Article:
Volume 10, Issue 4
Spring 2009

Kwasi Konadu. Indigenous Medicine and Knowledge in African Society. New York: Routledge, 2007. 240p.

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The historical analysis of conceptions of health and healing in many traditional African societies offer an interesting avenue for the study of the contradictions and ambivalences within definitions of medical knowledge and the concept of disease. Indigenous Medicine and Knowledge in African Society brings to mind the challenges of writing and investigating the therapeutic knowledge of indigenous societies and provides important suggestions for the study of medicine and knowledge systems in Africa. As much about therapeutic knowledge as about culture, it adds to our understanding of the resilience of traditional practices in contemporary Africa. Kwasi Konadu consciously modeled his discussion of traditional Bono-Takyiman (Akan, Ghana) medical knowledge to refute the work of Dennis M. Warren in “Religion, Disease, and Medicine among the Bono-Takyiman,” which relied on the healing knowledge of one traditional healer (Nana Kofi Donkor) as the baseline data in looking at the work of several indigenous healers.

Konadu argues that although Warren’s work is laudable, “it must be stated that the experiences, perceptions, and levels of competence amongst healers are not identical, and to use one person as a standard or benchmark seems problematic in the articulation of an ‘ethnomedical system’ authenticated by so few sources that possess equivalent levels of in-depth medical knowledge and aptitude” (xxix). Konadu also hopes for his work to serve as foundation on which future research into indigenous medicine and knowledge would be embedded. He laments that the production of indigenous knowledge from the perspectives of producers and users has received the disdain and little consideration from African scholars and medical practitioners (12). Konadu contends that these Africans have failed to recognize or even accept that the process of indigenous medicine has now been “scientifically demystified,” in addition to the vast medicinal knowledge acquired through pragmatic experiences and close natural observations (172).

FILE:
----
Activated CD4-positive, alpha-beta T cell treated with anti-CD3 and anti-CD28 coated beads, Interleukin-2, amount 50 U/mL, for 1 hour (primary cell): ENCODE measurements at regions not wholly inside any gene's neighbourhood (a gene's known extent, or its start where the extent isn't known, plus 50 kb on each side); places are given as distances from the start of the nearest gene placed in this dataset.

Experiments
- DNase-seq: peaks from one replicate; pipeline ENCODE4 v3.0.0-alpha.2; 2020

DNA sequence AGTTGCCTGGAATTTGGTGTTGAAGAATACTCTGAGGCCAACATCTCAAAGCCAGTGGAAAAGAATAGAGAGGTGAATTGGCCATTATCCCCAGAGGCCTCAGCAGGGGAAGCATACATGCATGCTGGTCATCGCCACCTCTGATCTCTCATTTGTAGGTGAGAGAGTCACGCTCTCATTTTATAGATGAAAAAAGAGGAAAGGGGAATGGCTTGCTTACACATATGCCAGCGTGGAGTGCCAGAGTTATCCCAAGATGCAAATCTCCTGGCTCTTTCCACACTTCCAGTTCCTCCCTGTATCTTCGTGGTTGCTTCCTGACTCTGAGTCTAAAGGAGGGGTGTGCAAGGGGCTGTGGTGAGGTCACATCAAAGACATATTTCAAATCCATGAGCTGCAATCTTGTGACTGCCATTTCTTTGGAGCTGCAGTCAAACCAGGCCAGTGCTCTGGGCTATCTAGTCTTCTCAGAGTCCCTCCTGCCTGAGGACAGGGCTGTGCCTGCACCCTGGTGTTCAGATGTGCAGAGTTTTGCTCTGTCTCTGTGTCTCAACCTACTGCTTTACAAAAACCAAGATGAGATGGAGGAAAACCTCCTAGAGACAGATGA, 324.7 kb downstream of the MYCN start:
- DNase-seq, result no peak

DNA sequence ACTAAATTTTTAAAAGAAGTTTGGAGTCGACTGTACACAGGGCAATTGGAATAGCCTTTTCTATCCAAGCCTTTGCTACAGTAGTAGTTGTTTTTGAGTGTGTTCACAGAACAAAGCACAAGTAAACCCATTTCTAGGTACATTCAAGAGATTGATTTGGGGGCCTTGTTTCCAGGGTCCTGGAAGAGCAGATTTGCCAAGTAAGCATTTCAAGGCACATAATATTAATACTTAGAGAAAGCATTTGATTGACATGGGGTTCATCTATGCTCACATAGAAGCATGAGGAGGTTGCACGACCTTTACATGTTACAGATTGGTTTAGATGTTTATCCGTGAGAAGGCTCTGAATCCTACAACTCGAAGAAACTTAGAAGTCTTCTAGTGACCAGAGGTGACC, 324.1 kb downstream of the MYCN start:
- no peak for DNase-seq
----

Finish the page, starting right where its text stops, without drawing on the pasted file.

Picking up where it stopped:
For his own part, Konadu relies on oral interviews, material culture, linguistic data, historical, and other archaeological sources to investigate the ways in which “Bono-Takyiman healers and indigenous archives of Akan cultural knowledge conceptualize and interpret medicine and healing” (xxx). In so doing, he provides a complete outlook of how indigenous healers conceptualize medicine and how that conceptualization translates into their healing practices. Indigenous Medicine and Knowledge in African Society will undoubtedly appeal to the intellectual response of scholars in various academic areas, particularly, scholars in West African and African history, African Diaspora, and in Atlantic history. Others interested in health, disease, medicine, ethnicity, and identity will find the author’s thesis and direction of argument insightful.

Ghana’s colonial past and political economy reflects in the country’s traditional health and healing practices. As Konadu asserts, the colonial administration, in the late nineteenth and early twentieth century, suppressed indigenous medicine specialists with an introduction of biomedicine into the country. The postcolonial era interfaced with military coups and economic failures equally affected the nature of the indigenous healers’ vocation (2-3). The dependence of West African nations on “foreign aid” and their continuation of colonial economic policies have resulted in rapid ecological changes, which not “only disturb and facilitate vectors of infectious diseases, but also severely limit crop and medicinal plant development.” From hence, Konadu discusses the activities of the practitioners of Bono-Takyiman therapeutic system in the context of Bono socio-political history. The discussion provides an overview of the Bono cosmological system with the author arguing, “Bono cosmology is a ‘living’ entity, arising out of the process of culture development—which may be impeded but is continuous as long as people of that culture exist—and from an experiential reference for Bono existence,” (38). Thus, specialists of Bono-Takyiman therapeutic system situate their curative ideas and conceptions directly in the Akan cosmology. In the Akan tradition, the human being is “spirit encapsulated” rather than “matter-animated,” thus, the fundamental nature of the human being is spirit and any attempt at healing the human body should be spirit-oriented. By such a design, traditional healers serve as experts of the complex cultural system and its spiritual conventions.